Referring now to FIG. 1, there is shown a sheet of flexible plastic packaging material 20 which is transported (from left to right) to a forming station 22 by conventional conveying means (not shown). This sheet may for example be a 2-layer film or web comprising polyethylene/polypropylene, with the polyethylene facing upwards. In the station 22, theremoforming operations are carried out in accordance with known processes to form the sheet 20 with a number of pockets generally indicated at 24, 26 and 28, and adapted to receive chemicals to be reacted together for developing gas pressure.

In typical machine operations, such thermoforming of the sheet 20 preferably is carried out in multiple across the width of the plastic film 20, for example, four abreast, as shown in FIG. 1 between the machine frames 29. However, to simplify the presentation, only one of the four identical formed sections will be described in detail hereinafter.

Returning now to the detailed description, the first of the formed pockets 24 may be circular in plan view, and provides a cell for holding one or more tablets or capsules containing citric acid in solid form. The second of the pockets 26 is developed in this embodiment as three distinct but inter-communicating rectangular cells for holding a mixture of bicarbonate of soda and water. The remaining set of pockets 28 provides a number (seven in this case) of separate but closely adjacent cells for holding citric acid in the form of a solution. The pockets 24-28 are filled with chemical materials as set forth above (not shown in the drawings), in any convenient way, at the station 22 or at a subsequent station.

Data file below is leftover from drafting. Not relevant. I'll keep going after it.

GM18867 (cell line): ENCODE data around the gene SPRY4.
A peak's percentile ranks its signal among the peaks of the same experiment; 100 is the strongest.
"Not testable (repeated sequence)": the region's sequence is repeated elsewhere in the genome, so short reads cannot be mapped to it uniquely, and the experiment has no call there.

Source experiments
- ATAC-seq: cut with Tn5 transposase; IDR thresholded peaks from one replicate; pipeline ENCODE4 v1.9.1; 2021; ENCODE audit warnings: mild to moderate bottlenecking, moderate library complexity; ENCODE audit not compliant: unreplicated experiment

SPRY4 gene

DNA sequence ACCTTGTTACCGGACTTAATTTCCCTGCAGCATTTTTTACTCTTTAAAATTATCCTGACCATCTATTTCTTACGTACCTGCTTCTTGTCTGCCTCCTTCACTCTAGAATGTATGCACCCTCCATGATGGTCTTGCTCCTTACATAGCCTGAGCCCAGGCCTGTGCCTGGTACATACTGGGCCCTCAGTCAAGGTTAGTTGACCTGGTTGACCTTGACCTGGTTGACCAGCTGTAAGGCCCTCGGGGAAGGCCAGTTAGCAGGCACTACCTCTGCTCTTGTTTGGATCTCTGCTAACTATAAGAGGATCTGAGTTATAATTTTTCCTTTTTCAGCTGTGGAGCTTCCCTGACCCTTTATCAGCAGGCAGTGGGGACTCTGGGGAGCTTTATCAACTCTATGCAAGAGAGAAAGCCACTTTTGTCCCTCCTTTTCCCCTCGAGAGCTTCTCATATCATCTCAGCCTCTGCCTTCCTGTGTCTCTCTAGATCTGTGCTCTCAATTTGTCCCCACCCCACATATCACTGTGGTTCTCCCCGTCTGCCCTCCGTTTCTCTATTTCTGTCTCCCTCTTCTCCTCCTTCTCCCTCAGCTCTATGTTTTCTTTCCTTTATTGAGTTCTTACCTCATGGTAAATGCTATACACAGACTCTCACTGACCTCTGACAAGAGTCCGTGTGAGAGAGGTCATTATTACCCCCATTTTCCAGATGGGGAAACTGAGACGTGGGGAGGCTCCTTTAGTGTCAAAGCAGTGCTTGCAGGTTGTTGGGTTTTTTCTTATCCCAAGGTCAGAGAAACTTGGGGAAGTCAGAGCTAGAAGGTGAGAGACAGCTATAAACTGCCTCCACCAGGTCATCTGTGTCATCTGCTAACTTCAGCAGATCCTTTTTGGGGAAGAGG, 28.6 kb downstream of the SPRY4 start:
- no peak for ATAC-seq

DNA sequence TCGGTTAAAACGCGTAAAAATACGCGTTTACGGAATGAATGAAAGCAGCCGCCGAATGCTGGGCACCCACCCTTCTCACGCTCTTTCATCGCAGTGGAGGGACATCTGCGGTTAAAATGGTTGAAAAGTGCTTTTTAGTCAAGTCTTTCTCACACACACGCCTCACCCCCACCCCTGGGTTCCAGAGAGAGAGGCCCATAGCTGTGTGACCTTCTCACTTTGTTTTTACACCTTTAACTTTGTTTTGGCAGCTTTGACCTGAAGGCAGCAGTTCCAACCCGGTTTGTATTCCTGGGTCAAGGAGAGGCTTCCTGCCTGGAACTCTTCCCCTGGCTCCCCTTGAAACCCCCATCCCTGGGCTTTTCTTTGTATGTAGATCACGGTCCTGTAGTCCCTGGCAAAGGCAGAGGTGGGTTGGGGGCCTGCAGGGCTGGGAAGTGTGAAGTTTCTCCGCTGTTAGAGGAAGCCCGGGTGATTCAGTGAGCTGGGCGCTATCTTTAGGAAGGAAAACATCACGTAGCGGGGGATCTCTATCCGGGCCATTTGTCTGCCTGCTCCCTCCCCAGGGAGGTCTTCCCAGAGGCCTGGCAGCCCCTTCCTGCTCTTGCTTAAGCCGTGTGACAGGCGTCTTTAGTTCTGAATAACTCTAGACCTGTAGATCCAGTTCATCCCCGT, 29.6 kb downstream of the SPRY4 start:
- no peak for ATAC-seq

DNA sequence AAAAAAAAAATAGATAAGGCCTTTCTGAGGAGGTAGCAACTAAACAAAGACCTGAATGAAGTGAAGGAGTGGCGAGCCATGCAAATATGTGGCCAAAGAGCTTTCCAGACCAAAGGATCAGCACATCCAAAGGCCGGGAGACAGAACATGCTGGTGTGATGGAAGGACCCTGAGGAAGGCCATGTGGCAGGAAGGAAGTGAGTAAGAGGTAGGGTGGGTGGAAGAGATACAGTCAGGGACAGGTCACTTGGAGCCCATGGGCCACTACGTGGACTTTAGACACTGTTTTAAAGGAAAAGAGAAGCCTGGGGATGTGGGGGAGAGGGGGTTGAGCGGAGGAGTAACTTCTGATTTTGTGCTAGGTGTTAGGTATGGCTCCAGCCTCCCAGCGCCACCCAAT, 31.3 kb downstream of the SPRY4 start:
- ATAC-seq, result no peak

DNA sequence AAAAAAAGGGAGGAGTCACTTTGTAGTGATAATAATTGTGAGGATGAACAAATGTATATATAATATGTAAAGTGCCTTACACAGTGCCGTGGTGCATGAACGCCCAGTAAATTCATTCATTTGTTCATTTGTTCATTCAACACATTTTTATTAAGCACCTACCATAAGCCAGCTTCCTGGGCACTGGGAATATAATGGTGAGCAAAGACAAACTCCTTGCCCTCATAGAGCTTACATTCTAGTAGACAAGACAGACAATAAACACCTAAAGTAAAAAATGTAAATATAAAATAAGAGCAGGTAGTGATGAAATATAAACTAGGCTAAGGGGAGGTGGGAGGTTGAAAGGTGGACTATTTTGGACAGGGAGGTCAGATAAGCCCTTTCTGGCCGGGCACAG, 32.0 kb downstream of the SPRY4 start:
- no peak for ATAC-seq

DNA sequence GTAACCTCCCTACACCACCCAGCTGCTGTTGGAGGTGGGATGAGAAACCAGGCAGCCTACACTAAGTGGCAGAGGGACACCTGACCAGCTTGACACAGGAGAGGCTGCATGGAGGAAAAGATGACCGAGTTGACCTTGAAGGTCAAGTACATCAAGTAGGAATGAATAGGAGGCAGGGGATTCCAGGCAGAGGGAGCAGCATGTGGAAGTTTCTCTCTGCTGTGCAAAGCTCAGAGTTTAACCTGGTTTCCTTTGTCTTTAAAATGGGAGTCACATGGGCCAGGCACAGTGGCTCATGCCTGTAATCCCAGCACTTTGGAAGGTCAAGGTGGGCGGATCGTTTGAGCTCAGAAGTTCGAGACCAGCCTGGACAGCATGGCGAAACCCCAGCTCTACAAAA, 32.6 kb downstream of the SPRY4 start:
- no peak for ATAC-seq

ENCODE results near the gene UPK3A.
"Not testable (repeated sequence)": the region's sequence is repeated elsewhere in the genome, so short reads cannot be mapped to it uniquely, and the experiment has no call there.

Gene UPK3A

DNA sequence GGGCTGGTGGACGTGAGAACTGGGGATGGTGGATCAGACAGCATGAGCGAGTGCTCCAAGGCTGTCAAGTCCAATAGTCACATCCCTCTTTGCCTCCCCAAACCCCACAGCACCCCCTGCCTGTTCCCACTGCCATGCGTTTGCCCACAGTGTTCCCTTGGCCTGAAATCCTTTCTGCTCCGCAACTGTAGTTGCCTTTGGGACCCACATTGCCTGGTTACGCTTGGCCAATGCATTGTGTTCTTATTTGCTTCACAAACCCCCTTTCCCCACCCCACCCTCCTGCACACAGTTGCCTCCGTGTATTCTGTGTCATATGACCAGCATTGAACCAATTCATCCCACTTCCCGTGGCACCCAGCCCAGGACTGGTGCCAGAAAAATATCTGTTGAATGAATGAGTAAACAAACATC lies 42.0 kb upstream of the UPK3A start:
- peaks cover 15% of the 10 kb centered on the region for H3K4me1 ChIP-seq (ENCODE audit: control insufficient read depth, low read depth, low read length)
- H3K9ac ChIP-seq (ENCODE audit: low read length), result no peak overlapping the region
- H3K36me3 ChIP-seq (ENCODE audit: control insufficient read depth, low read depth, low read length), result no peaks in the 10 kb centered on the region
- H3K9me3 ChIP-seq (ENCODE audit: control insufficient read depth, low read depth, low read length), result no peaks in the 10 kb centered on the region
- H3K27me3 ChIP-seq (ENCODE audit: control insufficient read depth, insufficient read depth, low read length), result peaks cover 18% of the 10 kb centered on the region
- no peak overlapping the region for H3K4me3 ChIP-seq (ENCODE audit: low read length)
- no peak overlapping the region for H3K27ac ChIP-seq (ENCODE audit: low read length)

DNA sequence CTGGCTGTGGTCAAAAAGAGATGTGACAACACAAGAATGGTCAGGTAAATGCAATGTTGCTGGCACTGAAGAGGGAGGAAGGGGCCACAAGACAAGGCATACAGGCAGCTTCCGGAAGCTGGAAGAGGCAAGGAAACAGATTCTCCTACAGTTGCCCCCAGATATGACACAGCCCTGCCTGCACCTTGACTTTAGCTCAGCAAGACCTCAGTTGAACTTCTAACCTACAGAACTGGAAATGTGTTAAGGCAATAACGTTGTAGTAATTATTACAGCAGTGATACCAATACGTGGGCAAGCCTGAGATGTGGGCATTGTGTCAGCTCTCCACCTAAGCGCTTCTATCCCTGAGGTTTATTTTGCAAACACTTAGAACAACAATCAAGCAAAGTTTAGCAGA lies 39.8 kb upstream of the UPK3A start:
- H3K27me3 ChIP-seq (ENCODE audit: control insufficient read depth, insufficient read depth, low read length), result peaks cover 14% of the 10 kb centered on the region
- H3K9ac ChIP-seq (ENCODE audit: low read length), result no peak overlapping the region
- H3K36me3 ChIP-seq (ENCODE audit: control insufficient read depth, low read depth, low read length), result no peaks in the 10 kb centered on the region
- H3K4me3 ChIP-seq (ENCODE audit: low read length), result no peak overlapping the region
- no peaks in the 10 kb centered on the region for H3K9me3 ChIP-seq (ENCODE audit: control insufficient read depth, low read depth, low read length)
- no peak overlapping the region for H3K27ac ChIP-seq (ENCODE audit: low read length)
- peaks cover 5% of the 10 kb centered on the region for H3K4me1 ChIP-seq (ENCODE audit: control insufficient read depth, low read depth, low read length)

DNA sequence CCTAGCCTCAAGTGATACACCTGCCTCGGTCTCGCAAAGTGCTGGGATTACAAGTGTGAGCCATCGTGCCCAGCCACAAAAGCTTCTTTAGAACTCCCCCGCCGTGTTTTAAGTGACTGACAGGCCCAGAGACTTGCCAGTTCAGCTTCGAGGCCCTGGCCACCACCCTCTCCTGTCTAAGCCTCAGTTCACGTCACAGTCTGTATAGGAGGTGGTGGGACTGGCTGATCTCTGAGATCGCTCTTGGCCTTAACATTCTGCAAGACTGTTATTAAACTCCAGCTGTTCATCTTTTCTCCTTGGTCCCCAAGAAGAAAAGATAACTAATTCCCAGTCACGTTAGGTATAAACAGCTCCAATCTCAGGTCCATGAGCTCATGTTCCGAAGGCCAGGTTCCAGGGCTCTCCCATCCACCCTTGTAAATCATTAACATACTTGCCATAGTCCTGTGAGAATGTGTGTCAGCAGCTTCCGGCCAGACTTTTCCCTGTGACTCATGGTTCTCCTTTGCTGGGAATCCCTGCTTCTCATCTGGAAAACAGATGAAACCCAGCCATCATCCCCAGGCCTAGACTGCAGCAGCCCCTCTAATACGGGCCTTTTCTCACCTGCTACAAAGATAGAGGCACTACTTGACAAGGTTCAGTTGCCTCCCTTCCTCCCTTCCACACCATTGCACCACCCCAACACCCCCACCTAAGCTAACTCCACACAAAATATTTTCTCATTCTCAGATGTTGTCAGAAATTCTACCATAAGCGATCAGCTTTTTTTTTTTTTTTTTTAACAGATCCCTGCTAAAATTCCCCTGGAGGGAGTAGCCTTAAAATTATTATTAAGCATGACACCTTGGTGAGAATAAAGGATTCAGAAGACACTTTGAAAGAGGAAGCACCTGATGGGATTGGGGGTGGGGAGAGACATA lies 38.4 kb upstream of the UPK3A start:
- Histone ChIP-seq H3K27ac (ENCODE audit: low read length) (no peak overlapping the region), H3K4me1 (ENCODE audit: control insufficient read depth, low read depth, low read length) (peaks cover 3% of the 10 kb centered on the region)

Thereafter, the formed and filled sheet member 20 is transported to another station 30 (FIG. 2) where a rectangular tape 32 is positioned over the set of pockets 28 and is heat-sealed to the sheet member 20 around the peripheries of the individual cells, e.g. closely adjacent the open mouths of the pockets, as illustrated by the shading at 34. The tape 32 is a strip-like member of flexible plastic material. This tape is heat-sealed uniformly but lightly to the upper surface of the bottom sheet 20 in such a way that it can be pulled away with relatively low force, e.g. 300 to 1000 grams per inch of width. The tape may for example by a 3-layer film comprising polyethylene/polyester/polypropylene, with the polypropylene being the bottom layer sealed to the polyethylene layer of the bottom sheet member 20 and advantageously providing the lightforce peelability as described. Peelability in this case means that the pull force should be sufficiently light that the two films can readily be separated without resulting in any tearing of the films.